While from the perspective you mention the issues may be doctrine, doctrine, doctrine, the way the issue of activities deleterious to the faith community comes down on the ecclesiastical supervision/parish side of the aisle is normally practice, practice, practice.  As we all have inculcated it by now, orthodoxy = orthopraxy.  So the doctrinally orthodox pastor who is so pastor-discretion-free in what is perceived as his high-handed  renderings in the life of the parish that he loses two-thirds of his flock should in the end be judged as not orthodox.  His orthodoxy lacks an evangelical and catholic pastoral spirit, so it falls short of the standard.  And the way to resolve much, even most, of that problem is through dialog at the circuit, the pastor/confessor, and the district level.  Some of that may and probably does feel to the involved pastor as though he's being called an "errorist" when he isn't, because he has hewed to a very pure interpretive line.  But from the perspective of most others, he IS an errorist, an errorist in fundamental pastoral judgment.  Not an insignificant problem that takes patience, time, and a building up of trust.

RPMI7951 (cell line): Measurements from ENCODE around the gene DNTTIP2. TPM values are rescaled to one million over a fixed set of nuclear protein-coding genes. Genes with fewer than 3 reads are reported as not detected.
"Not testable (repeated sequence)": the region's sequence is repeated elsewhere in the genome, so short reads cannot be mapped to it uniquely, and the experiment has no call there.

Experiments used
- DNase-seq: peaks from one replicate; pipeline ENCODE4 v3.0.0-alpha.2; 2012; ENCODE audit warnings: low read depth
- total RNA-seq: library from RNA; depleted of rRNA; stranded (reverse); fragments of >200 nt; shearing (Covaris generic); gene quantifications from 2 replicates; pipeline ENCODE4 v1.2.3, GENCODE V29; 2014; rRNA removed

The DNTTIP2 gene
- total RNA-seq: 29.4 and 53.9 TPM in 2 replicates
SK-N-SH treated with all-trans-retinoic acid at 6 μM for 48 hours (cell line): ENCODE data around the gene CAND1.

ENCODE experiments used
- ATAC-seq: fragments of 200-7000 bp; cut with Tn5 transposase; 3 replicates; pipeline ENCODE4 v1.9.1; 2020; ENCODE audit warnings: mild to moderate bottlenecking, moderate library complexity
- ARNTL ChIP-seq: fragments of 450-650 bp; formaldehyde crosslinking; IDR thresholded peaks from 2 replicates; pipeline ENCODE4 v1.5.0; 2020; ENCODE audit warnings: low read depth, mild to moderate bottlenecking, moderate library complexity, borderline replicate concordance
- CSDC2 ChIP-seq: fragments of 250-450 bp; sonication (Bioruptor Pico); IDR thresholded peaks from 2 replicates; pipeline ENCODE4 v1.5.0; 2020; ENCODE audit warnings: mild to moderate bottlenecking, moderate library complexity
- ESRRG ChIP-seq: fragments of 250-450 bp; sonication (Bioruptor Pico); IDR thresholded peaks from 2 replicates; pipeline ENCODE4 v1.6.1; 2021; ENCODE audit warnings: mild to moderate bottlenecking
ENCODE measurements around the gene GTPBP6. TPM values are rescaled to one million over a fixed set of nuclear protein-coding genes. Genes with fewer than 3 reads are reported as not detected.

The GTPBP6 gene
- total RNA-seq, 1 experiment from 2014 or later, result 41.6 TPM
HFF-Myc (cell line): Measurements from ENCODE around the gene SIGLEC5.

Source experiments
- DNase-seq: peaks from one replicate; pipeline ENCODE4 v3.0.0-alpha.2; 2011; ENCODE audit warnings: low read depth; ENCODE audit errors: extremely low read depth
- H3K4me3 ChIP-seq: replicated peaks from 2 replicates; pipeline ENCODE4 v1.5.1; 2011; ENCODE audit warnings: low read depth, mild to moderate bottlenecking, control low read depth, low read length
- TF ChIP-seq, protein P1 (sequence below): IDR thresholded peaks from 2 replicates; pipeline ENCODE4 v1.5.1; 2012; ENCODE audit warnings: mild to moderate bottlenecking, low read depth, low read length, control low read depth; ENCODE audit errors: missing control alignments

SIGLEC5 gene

As to That They May Be One, it's good to hear that it's in quiet mode.  There was much dialog back in the day about the schismatic nature of the sign-up-sheet aspect of a document that had no wider-church authorization and ended up being deemed theologically weak.

As you read Lutheran Forum and other serious Lutheran theological journals, however, it's plain that there's an abundance of variety and lively discourse on issues of importance that are not settled as well as ones that could use some unsettling - that to me is also a sign of health - the mutual consolation of the brethren.